Story Highlights• Contaminated feed found in 38 Indiana chicken farms; more farms likely affected
• Feed contains recalled pet food with tainted wheat gluten
• No human illnesses have been reported related to tainted poultry feed
• Reports of 4,150 dog and cat deaths related to pet food recall
By Katy Byron
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NEW YORK (CNN) -- More farms across the United States will likely be affected by animal feed tainted with recalled pet food, federal health officials said Tuesday, after an investigation of Indiana chicken farms found the contaminated feed in more than three dozen facilities that raise poultry for human consumption.
The Food and Drug Administration said it expects farms in other states will report they received the tainted pet food and predicted that the number of plants that received contaminated feed could reach into the hundreds.
Recalled pet food containing tainted Chinese wheat gluten was found in chicken feed in 38 Indiana farms, the FDA and the U.S. Department of Agriculture said Monday, but no chicken recall has been issued because the likelihood of getting sick from eating chicken fed the contaminated product is very low, FDA officials said.
No human illnesses related to the minimally tainted poultry feed have been reported, according to the agencies.
Last week, FDA officials said 6,000 hogs that may have ingested tainted pet food entered the human food supply. Pork producers in California, Kansas, North Carolina, New York, South Carolina and Utah are being investigated for buying adulterated feed. (Full story)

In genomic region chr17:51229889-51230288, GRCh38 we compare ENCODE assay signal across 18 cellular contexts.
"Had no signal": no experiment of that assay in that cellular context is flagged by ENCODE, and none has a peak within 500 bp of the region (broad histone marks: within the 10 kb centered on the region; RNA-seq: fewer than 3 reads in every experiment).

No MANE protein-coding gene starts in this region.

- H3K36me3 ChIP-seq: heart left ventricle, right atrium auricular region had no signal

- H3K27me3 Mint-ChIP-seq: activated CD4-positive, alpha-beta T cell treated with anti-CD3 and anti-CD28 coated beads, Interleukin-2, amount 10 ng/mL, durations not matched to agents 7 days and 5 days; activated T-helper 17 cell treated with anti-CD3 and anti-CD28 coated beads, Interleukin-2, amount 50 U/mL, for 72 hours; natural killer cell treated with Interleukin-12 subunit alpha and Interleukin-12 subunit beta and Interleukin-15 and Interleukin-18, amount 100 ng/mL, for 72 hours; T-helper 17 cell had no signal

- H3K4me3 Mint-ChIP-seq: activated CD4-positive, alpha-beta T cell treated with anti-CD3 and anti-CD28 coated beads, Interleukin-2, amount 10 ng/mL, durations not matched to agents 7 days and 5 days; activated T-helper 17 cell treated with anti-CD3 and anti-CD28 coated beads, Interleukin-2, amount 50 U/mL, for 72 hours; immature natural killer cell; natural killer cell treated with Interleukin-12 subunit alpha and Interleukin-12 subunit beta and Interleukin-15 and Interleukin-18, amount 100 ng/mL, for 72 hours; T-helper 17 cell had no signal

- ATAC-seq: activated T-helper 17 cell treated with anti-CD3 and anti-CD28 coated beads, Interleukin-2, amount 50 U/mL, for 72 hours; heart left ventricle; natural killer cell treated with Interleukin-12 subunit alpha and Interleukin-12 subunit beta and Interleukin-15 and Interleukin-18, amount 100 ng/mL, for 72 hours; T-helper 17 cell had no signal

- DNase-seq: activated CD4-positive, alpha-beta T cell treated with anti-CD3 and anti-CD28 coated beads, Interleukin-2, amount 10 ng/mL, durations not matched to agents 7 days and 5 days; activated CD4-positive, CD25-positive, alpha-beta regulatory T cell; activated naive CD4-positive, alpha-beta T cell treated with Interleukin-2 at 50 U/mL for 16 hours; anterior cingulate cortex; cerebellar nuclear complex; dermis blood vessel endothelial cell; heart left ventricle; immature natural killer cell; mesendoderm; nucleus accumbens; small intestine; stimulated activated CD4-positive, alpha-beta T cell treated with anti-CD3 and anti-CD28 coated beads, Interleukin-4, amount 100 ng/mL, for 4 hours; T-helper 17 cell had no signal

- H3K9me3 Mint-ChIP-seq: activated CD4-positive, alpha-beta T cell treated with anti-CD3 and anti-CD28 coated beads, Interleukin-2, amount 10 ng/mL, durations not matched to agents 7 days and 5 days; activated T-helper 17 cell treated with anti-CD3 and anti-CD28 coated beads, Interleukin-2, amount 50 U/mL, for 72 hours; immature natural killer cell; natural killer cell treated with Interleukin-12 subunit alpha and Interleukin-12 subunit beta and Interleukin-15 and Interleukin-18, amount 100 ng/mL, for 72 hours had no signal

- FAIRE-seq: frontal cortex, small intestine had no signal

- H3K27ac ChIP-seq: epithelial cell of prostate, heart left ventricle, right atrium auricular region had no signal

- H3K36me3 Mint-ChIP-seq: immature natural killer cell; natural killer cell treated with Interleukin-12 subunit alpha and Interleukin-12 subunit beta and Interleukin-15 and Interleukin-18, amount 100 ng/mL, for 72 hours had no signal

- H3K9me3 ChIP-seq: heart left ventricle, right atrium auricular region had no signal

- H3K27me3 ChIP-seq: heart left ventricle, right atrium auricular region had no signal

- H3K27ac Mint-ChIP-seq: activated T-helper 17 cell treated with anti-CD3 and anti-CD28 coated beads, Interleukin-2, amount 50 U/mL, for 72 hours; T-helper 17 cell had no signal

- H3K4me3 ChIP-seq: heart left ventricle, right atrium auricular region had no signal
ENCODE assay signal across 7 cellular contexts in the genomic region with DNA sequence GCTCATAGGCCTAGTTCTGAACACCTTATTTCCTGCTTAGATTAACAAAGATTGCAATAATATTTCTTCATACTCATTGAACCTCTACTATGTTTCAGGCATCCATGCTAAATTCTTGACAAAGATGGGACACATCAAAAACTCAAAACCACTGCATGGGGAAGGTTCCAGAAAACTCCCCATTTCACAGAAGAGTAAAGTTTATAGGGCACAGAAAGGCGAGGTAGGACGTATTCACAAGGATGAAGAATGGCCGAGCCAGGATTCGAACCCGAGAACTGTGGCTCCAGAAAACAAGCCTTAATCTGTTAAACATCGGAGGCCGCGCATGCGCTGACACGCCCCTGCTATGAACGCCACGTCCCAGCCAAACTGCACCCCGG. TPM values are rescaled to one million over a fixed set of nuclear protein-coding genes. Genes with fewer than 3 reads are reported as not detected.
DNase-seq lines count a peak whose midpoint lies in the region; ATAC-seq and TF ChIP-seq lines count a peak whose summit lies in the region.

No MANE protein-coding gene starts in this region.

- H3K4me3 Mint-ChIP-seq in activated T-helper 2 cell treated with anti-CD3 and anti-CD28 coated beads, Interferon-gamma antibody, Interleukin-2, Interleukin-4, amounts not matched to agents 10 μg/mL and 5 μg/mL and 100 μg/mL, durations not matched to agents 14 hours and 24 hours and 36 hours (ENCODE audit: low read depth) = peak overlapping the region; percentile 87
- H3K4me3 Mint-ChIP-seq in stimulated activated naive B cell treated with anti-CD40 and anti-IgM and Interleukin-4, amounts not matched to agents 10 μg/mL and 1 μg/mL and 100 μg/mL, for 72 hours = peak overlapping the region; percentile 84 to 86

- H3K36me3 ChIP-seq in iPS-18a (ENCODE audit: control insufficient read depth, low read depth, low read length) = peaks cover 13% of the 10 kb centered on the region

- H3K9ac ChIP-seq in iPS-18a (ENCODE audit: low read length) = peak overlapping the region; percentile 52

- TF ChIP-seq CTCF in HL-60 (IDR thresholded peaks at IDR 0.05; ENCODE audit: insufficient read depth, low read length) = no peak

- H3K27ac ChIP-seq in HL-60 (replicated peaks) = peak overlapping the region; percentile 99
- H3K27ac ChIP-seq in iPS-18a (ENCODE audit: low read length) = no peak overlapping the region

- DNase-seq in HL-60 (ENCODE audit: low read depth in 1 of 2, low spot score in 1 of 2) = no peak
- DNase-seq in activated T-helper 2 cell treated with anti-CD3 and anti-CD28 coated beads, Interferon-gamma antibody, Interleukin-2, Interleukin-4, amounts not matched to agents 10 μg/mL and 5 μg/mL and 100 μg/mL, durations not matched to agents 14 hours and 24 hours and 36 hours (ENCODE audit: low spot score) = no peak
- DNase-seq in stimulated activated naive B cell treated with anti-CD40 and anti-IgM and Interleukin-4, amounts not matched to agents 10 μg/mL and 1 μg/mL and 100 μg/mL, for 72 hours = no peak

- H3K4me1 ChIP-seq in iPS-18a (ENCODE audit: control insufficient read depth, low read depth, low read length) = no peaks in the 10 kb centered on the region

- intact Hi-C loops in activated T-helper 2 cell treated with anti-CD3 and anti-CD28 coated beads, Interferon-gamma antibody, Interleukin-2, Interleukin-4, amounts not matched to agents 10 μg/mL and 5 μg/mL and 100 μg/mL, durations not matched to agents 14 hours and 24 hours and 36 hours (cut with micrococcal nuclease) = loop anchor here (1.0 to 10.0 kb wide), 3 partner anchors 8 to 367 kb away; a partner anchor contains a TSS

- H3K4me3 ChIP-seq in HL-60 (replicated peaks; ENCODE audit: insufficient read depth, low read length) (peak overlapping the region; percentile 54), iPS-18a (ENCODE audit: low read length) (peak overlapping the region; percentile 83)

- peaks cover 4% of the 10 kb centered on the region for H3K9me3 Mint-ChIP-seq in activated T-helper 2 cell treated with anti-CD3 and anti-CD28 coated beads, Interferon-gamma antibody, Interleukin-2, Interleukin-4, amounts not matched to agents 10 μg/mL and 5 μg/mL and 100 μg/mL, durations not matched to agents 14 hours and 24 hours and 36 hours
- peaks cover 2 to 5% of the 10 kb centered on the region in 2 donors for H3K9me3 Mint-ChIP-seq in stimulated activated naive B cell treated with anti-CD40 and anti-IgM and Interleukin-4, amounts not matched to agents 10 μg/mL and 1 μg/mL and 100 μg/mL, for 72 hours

In an effort to further contain the tainted products, the FDA last week detained all vegetable protein imports from China that are used in both human and animal food as part of its investigation into the nationwide pet food recall.
The protein products from China that are affected include: wheat gluten, rice gluten, rice protein, rice protein concentrate, corn gluten, corn gluten meal, corn byproducts, soy protein, soy gluten proteins, and mung bean protein, the FDA import alert dated April 27 said.
NCC: It's like cooking cupcakes
Occasionally, pet food manufacturers sell material left over from the molding process to animal feed manufacturers and that's how the contaminated pet food got into poultry feed, according to Richard Lobb, spokesman for the National Chicken Council, the trade group that represents U.S. poultry producers, marketers and processors.
"It's like cooking cupcakes -- you get some of the dough on the pan, you scrape it off and throw it away. What they're saying is that somebody bought that material and it got mixed in corn and soybean that gets manufactured in poultry feed," he said.
"The dilution factor is enormous. You have a relatively small amount of pet food byproducts used," in poultry feed manufacturing, Lobb said.
In fact, "it's a safe and wholesome product to use," he added.
In response to the FDA/USDA announcement, the National Chicken Council released a statement saying "We are confident that any poultry producers involved will work expeditiously with the government to resolve this matter to the satisfaction of the government agencies."